Trying out a new hair colour feels like a gamble for most people; you may imagine a shade will look wonderful on you, then find out that it’s not very flattering, and be faced with either growing it out or applying yet more colouring to cover it up (risking damage to your hair, and further uncertain results). Is there any way to take some of the guess work out of this process?
Fortunately, yes, there is: By understanding which hair colours go best with your particular skin tone, you can make a much more educated choice about your next colouring.
Which Hair Colours Go With Which Skin Tones?
- If you have a fair but reddish skin tone (e.g. you have naturally red or auburn hair), you need to stick with either copper/reddish hues or favour warm, dark shades. It’s important to avoid blonde shades, other than a deep strawberry blonde, as they will look “washed out” and almost grey on you. If you choose a darker shade, make sure it’s a “warm” tone (that it has a reddish/golden sheen) rather than a “cool” tone (a more blueish sheen, such as in the case of blue-black colouring).
- If you have a more tan/olive skin tone (you were born with black or dark brown hair), your skin almost certainly has either golden or reddish undertones, and as such, you’re also in the warm hair colour family. Blonde shades, other than dark golden and strawberry blondes, will look “fake” on you and are best avoided (not to mention all the bleaching required to attain them will fry your hair). Your best shades are likely to be deep reds, rich browns, and black.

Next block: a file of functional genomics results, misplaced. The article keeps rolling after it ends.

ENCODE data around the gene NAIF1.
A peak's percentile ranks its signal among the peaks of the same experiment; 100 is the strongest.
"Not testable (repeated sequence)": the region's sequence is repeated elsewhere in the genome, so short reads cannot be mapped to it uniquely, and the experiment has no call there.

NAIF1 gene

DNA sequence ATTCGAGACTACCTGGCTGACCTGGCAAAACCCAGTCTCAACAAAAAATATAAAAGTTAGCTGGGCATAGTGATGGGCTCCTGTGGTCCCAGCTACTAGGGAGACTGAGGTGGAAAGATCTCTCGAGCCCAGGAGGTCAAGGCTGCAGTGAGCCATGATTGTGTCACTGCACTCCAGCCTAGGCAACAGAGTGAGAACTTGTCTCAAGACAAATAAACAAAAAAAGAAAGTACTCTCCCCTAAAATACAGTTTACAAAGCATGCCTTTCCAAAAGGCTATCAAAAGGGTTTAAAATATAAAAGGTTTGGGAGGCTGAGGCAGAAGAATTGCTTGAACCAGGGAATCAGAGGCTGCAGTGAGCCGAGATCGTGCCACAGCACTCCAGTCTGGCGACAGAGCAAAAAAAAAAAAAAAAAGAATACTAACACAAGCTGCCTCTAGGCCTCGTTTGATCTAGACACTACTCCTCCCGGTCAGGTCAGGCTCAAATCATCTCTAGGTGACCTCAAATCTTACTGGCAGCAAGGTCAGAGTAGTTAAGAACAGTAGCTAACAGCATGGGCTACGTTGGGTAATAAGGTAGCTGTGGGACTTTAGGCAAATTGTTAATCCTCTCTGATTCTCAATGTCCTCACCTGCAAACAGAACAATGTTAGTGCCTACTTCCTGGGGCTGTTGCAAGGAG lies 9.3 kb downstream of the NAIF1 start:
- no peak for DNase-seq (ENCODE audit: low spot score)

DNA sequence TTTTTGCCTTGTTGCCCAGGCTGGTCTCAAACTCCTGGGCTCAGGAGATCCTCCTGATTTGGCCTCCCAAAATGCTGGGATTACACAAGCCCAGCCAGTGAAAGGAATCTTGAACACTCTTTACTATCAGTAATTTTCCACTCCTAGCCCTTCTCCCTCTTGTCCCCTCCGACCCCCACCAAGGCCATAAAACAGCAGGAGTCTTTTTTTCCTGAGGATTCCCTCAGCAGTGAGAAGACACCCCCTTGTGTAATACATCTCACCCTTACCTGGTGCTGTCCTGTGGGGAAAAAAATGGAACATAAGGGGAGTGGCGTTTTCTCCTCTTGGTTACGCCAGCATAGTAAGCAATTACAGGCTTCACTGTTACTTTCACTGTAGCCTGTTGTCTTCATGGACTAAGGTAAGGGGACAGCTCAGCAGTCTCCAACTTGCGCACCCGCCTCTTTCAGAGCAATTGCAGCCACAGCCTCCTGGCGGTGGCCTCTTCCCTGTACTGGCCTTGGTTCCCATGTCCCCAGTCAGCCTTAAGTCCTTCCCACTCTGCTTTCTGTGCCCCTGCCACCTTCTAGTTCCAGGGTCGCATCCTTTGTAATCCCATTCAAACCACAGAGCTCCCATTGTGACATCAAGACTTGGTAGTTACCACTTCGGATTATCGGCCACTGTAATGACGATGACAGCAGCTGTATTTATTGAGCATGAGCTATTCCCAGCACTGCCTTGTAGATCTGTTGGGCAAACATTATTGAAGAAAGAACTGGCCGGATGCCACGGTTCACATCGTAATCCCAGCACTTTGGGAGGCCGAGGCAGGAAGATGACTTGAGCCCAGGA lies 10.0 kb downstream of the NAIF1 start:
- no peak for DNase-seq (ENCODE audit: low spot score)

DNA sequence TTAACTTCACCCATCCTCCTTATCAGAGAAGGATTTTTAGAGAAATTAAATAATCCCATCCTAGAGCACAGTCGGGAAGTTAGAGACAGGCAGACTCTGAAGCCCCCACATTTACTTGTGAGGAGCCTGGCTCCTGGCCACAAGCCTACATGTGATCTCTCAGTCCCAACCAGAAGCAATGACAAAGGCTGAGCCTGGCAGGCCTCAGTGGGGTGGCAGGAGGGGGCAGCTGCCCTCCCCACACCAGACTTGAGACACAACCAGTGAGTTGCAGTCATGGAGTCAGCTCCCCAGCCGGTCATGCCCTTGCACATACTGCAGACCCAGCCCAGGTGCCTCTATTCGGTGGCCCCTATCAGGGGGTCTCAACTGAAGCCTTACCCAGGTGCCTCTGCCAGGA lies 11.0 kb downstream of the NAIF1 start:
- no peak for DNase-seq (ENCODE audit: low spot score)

- If you have a very dark skin tone, odds are your skin is very versatile in terms of which hair colours it will suit (just think how many colours mix well with black in terms of clothing). You can opt either for a natural look—dark brown or black—or go for obvious contrast and try bright reds or blondes (if you’re willing to risk all the bleaching required).
- If you have a very pale skin tone (you were born blonde), you likely have cool undertones to your skin. Like people with very dark skin, people with very pale skin are versatile; you can stick with blonde shades, play with various browns, and if you find your natural colouring is a bit too washed-out, try a copper shade to liven it up. Just be aware that black will look very harsh on you (unless you’re going for the goth look, it’s probably not the best choice!), and bright reds will look obviously artificial.